Sleep doctors claim that people with insomnia often sleep better on vacation. “Of course you slept better on your trip,” I can imagine them saying sagely. “You were away from life stressors, you were away from your bed and your worries about sleep. Why wouldn’t you sleep better in places where anxiety hasn’t taken root?”
I’ve never completely accepted this explanation for my luck with sleep on trips. “Insomnia isn’t just a matter of context,” I imagine replying to those learned doctors. “I take my anxiety about sleep with me wherever I go, thank you very much!”
I have a different explanation for why I slept so well as we traveled through Canada. It lies in my husband and travel companion, whose idea of a good vacation is dawn-to-dusk activity and who—true to his nature as a firstborn—likes to direct the show.
Don’t misunderstand: Eric and I are mostly in agreement about the nature of our trips. Active vacations are the kind we prefer. For road trips we pack along hiking shoes, bicycles, and bathing suits. We’d much rather take a walk or visit a museum than simply lie on a beach.
Where we differ is in the amount of activity we like. Eric has tons of stamina and endurance, and he moves into overdrive the minute we leave home.
- Stop at a roadside motel because we’re getting hungry and sick of driving? Why spend a night along an ugly stretch of highway when in 45 minutes we could stop in town and take a bike ride before we eat?!
- Take the metro to the botanical garden when it’s just a few miles away from the hotel? We could as easily walk (never mind that we’ll be on our feet for the rest of the day)!
- Relax after an afternoon hike over hors d’oeuvres and a bottle of wine? But there’s still plenty of light outside. This is the perfect time for a swim!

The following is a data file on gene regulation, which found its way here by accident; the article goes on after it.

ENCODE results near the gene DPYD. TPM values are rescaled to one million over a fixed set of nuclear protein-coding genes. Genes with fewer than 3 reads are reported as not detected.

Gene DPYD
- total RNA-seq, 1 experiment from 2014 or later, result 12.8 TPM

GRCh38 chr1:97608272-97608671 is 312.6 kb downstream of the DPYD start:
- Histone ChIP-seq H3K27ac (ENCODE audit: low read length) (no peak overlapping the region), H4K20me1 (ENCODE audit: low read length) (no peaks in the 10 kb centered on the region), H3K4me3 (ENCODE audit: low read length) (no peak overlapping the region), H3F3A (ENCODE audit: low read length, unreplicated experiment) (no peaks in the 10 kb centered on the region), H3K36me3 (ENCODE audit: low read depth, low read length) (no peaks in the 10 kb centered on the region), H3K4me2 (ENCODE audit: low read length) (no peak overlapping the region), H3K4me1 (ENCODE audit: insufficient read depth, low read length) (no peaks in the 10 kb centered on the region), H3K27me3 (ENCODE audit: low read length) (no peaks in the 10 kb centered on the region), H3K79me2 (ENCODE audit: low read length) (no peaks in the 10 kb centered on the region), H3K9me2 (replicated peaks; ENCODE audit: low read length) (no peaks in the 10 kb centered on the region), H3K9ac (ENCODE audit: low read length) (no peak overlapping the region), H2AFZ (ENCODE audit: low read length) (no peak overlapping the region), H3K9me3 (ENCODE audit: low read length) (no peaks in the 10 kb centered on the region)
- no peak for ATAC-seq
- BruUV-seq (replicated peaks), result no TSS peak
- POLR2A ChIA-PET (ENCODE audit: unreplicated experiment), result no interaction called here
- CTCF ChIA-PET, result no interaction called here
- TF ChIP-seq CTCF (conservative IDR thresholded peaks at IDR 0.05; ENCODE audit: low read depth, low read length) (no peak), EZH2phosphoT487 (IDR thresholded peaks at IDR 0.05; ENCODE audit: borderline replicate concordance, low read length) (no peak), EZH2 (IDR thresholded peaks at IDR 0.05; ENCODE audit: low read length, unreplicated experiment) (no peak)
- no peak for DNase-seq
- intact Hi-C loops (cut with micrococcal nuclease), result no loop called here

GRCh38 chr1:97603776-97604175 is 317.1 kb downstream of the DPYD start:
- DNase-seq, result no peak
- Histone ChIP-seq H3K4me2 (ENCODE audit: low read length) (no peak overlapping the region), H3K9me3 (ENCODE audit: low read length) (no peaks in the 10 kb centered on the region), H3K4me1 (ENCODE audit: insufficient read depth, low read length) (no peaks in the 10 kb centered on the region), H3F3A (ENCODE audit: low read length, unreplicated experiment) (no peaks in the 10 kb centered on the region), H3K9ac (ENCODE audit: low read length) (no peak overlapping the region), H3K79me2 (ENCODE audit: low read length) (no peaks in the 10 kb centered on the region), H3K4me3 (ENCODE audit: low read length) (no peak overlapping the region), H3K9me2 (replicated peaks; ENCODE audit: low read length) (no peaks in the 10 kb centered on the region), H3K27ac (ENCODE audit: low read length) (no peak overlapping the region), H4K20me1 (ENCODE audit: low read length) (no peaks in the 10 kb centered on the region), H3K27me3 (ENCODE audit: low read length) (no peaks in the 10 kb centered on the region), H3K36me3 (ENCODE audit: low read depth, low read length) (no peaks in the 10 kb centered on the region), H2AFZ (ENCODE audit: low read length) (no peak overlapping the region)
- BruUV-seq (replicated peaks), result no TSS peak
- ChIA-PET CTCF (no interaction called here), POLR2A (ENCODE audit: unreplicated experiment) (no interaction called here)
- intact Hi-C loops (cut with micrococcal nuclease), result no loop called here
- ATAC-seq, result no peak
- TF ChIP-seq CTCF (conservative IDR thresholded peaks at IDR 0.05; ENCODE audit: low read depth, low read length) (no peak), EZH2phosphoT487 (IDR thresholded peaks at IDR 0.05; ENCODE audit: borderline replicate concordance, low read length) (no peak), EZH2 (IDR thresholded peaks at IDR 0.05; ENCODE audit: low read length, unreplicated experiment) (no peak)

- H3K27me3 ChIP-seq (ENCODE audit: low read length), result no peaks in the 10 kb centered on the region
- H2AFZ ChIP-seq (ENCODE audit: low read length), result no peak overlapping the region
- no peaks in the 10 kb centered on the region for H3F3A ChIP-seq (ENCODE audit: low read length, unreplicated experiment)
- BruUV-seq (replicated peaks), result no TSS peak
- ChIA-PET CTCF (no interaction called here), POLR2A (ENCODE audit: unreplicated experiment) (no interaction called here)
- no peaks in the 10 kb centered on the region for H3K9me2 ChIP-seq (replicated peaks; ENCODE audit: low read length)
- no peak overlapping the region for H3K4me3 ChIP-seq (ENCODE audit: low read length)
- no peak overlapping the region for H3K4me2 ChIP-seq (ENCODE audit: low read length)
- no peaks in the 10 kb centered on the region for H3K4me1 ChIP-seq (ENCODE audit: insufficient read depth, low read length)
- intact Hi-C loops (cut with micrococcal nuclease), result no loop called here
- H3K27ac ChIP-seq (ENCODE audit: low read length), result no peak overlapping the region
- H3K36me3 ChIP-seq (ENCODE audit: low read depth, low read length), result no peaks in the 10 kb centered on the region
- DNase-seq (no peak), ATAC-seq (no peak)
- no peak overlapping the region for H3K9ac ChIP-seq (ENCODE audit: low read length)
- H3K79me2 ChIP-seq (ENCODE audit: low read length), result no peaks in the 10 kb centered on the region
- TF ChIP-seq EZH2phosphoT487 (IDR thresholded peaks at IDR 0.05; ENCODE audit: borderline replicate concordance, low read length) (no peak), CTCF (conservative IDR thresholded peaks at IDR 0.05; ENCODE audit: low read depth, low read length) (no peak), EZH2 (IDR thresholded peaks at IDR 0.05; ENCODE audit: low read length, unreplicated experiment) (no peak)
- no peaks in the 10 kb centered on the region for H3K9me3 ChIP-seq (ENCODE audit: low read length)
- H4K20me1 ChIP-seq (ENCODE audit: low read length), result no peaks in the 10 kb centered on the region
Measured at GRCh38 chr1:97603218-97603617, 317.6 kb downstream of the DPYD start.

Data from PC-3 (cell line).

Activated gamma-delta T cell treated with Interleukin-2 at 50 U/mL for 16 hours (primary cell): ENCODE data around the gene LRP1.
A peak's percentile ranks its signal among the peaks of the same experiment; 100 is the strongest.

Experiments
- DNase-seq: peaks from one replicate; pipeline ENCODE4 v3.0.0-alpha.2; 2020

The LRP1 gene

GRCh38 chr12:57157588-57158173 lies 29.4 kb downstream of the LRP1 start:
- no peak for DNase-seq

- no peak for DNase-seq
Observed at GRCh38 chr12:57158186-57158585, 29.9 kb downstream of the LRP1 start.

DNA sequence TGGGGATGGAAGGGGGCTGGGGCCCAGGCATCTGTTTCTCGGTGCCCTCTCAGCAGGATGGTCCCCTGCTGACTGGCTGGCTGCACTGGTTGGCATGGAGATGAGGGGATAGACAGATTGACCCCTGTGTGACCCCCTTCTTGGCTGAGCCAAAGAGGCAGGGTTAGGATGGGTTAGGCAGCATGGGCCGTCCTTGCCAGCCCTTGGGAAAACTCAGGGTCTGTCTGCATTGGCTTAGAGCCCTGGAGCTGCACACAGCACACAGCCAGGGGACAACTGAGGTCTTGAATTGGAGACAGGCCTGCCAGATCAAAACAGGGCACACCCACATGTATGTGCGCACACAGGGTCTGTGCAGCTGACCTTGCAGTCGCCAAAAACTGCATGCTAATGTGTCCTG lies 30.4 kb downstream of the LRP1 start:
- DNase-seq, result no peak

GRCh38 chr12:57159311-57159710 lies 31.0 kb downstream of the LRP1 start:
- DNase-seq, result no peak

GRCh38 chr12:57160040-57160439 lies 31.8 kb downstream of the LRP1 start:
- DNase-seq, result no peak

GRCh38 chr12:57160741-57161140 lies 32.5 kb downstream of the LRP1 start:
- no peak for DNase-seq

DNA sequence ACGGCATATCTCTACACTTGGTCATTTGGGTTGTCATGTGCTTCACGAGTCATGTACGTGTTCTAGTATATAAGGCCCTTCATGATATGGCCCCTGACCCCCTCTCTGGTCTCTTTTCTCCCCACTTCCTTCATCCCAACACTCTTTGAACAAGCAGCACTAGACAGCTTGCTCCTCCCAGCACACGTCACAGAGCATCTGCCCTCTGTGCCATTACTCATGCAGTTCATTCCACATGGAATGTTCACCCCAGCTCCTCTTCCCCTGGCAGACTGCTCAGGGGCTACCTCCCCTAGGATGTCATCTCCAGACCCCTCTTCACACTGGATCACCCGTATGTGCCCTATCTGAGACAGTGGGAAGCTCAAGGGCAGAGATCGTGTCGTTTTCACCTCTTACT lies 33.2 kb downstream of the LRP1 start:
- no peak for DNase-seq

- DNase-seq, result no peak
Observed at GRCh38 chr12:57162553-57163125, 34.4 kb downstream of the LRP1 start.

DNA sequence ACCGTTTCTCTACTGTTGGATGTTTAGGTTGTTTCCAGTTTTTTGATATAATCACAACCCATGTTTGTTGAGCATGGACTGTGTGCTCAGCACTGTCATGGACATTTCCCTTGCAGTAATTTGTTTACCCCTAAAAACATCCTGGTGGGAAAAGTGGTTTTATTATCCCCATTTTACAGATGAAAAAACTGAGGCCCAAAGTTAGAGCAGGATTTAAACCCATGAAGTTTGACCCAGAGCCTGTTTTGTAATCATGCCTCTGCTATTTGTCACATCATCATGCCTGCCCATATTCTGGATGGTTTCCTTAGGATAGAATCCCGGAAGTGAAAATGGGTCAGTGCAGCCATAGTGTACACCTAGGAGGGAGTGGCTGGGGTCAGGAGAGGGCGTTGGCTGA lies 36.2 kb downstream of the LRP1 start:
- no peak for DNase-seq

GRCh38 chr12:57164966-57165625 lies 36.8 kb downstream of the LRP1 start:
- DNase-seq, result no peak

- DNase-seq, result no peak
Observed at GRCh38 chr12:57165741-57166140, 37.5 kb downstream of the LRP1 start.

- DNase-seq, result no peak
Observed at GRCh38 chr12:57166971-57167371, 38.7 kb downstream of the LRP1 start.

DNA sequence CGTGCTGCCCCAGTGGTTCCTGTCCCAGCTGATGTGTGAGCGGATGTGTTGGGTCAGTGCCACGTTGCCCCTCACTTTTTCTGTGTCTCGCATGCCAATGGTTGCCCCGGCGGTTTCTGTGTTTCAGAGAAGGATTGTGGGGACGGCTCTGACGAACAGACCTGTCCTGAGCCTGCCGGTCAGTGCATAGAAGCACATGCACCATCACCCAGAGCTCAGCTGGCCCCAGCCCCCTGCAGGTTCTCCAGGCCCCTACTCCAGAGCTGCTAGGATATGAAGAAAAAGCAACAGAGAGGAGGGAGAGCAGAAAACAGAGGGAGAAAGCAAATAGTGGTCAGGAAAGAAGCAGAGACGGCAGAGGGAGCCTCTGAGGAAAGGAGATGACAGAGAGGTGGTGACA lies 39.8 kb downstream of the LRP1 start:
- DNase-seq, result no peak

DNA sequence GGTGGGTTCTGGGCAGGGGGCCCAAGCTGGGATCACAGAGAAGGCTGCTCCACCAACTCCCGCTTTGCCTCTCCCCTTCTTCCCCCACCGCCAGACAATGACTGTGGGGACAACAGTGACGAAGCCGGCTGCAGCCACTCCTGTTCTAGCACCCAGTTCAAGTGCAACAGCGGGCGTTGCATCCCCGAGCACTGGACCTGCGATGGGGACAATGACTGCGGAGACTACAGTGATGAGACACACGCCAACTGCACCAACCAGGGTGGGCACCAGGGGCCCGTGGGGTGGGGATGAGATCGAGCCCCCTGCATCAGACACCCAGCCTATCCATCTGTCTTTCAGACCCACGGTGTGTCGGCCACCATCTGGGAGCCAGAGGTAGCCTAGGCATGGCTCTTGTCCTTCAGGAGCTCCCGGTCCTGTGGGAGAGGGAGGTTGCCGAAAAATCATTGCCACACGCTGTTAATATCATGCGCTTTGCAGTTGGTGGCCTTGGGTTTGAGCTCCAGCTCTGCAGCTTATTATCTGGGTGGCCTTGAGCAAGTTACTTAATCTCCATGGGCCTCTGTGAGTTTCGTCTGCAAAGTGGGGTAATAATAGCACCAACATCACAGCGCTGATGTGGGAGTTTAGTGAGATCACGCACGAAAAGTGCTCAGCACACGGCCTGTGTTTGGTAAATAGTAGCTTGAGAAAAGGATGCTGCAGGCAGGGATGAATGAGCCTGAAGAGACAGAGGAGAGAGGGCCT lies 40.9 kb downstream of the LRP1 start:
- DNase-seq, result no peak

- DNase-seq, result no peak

You get my drift. While I like to insert some R & R in between activities, Eric never winds down.
We have words about the pace we keep from time to time. I’m a firstborn too, and relinquishing directorship of the program doesn’t come easily to me, either. Occasionally my pitch for the R & R prevails, and other times I crack open a book and let Eric work off his energy by himself.
But, traveling with a partner, you’re together 24/7, cooped up in the same car and the same hotel room and dependent on each other in so many ways. On vacation it’s harder for me to resist getting sucked into the Eric vortex, as my sister aptly describes it. I go and do and see more than I would if I were traveling on my own.
The upside to this arrangement is its hypnotic effect on my sleep. By 11 or 12 my book has fallen to the floor and I’m out cold for the rest of the night. (Insomnia? What was that about?)
The downside is the exhaustion I return to at the end of these trips. You’ve heard of having to recover from a vacation? I’m there right now.
How does going on vacation typically affect your sleep?